Raff Ciccone

The government has been very clear on the matter of defence exports to the State of Israel, and the facts have been laid out in the Senate and by Defence officials in Senate estimates as recently as the last round only a few weeks ago, but I want to take the opportunity to reiterate what the government has already made very clear. Australia has not supplied weapons to the State of Israel since the conflict began and for, at least, the past five years. Let me repeat that, so there is no confusion. Australia has not supplied weapons to the State of Israel since the conflict began and for at least the past five years.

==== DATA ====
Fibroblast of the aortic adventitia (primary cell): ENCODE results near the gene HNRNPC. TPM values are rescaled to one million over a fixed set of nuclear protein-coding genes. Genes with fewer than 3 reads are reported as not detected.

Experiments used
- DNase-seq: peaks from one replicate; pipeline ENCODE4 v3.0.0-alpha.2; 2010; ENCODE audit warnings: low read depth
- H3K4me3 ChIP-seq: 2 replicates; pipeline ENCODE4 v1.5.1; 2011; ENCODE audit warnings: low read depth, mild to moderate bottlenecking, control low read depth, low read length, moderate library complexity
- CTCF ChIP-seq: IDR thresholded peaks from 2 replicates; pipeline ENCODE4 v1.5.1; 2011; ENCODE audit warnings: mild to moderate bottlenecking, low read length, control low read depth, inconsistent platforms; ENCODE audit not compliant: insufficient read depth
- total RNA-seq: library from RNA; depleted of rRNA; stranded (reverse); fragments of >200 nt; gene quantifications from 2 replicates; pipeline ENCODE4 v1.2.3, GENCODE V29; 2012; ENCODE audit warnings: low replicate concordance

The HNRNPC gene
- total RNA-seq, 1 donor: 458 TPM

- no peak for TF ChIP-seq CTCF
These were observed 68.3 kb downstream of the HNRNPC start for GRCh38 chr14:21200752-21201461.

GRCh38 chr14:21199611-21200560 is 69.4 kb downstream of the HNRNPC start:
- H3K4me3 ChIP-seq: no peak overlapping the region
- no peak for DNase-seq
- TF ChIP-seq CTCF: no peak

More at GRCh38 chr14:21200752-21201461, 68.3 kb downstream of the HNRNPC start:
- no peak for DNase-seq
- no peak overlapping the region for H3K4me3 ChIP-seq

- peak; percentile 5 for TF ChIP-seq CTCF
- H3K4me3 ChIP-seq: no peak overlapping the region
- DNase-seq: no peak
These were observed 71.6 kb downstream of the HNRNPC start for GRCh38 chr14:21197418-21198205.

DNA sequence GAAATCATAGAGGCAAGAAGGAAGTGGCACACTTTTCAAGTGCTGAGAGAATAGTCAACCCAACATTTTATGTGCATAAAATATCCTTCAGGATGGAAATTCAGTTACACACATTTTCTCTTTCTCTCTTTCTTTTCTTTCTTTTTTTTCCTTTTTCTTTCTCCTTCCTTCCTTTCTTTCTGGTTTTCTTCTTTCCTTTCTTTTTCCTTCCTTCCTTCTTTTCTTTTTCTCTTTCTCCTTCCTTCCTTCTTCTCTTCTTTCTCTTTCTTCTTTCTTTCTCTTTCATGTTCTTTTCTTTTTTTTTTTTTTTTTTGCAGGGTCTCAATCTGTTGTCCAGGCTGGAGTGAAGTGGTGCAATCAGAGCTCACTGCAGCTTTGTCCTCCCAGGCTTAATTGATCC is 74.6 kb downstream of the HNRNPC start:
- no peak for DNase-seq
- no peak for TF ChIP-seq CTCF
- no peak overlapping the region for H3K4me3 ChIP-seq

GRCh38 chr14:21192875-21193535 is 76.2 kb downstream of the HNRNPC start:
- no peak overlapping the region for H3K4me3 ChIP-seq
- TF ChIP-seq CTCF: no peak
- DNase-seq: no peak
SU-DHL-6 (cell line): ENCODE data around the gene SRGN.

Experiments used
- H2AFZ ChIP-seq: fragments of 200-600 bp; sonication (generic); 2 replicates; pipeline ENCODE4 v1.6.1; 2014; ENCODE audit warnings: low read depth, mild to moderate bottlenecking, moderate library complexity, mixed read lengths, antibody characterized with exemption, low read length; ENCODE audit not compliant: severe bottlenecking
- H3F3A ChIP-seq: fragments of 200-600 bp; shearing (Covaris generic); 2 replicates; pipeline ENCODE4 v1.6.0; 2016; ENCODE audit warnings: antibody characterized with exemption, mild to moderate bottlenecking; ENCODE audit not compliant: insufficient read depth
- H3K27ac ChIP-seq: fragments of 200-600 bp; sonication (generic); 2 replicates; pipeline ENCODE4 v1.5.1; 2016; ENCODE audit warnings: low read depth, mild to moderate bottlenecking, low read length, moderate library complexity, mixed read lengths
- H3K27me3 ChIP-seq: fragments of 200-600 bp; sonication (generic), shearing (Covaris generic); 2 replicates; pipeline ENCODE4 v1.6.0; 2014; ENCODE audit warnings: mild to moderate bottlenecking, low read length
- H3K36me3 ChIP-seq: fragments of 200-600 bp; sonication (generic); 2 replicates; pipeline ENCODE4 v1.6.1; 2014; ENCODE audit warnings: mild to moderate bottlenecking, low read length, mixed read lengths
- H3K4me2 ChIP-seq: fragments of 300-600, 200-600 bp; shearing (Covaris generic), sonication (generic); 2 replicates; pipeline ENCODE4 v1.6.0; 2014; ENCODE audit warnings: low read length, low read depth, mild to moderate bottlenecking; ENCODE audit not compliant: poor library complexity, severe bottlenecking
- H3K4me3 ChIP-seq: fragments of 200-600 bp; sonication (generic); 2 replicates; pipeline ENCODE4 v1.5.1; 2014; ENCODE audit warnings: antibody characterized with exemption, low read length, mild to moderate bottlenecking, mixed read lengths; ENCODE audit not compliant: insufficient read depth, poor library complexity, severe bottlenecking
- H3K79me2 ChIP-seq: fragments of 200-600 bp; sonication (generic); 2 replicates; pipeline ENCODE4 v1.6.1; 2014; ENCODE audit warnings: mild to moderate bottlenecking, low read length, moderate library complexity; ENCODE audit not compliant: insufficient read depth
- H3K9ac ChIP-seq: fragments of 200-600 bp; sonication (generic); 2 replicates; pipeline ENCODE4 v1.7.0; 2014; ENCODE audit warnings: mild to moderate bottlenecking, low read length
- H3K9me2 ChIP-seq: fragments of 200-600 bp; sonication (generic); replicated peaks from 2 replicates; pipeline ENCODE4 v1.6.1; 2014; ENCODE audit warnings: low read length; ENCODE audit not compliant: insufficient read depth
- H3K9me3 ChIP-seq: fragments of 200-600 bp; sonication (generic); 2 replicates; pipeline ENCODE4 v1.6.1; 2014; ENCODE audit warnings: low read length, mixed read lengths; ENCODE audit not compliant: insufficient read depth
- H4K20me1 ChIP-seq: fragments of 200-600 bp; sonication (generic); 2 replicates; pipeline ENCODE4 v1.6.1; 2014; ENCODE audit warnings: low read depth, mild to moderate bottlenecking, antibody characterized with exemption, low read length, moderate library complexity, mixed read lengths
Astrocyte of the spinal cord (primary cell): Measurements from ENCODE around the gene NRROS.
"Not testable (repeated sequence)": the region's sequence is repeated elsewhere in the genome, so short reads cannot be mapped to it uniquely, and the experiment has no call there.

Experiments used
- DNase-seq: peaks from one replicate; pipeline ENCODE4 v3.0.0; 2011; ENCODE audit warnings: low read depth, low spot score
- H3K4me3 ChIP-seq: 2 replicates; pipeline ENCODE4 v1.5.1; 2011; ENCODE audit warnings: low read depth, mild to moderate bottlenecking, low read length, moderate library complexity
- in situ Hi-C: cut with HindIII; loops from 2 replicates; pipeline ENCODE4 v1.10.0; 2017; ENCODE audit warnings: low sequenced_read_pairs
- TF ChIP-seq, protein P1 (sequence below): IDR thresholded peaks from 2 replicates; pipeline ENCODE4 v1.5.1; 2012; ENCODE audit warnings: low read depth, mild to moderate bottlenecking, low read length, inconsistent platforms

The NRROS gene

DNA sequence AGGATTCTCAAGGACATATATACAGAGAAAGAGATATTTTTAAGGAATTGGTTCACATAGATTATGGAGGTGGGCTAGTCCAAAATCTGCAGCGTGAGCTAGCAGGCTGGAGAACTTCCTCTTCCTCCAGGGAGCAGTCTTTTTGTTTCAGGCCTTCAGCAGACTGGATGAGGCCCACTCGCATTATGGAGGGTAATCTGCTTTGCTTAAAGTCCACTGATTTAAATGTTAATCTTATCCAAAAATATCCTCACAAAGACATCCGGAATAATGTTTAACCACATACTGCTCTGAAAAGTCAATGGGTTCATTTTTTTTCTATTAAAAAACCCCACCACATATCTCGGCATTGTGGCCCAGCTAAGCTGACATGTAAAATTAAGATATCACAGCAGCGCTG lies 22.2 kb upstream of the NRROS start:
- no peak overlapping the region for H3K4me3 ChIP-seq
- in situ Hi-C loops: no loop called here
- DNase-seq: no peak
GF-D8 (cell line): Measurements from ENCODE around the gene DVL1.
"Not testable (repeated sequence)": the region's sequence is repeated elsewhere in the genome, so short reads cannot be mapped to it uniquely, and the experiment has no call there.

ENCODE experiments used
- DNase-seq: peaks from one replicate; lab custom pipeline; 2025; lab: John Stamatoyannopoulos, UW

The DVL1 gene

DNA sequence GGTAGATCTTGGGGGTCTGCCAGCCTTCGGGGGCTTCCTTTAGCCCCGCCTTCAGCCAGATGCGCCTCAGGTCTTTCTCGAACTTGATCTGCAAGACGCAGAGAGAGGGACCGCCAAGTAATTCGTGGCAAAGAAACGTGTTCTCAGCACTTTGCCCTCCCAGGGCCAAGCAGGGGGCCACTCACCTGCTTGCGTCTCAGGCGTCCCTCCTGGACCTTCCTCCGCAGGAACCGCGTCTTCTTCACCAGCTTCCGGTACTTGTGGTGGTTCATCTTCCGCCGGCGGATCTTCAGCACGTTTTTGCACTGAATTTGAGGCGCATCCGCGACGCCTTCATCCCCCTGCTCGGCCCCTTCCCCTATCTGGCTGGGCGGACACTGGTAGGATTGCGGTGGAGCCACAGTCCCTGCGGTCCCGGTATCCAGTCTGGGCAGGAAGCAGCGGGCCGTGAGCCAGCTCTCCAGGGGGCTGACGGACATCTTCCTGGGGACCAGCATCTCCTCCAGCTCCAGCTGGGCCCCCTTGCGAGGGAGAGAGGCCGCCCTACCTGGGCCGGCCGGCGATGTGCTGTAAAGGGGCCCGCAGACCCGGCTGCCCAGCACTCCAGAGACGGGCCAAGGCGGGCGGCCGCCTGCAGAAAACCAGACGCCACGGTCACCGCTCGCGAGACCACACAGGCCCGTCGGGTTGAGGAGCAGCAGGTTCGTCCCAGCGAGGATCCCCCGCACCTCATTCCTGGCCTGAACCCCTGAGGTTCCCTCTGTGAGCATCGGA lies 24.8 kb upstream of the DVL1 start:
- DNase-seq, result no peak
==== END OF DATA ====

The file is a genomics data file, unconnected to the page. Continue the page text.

Australia has a stringent export control framework, which is designed to ensure our military and dual-use items are used responsibly outside of the Commonwealth of Australia. This framework applies to a wide range of goods and technology, including items used for civilian and commercial purposes, and, as such, export permits should not be confused with weapons sales. Defence undertakes a rigorous assessment of each export application. This includes determining if there is an overriding risk that the export may be used in ways contrary to Australia's national interest or international obligations. If this risk is identified, Defence refuses the permit. As a matter of course, this framework accounts for changes in the strategic environment to ensure exports continue to align with our international obligations—noting that Australia is a party to and fully implements all major international arms control treaties, including the Arms Trade Treaty. I would also note the proactive steps that this government is taking to reform and strengthen Australia's export control framework. The committee I chair, the Foreign Affairs, Defence and Trade Legislation Committee, is holding a hearing this Friday on the Defence Trade Controls Amendment Bill 2023, which will strengthen Australia's export controls framework.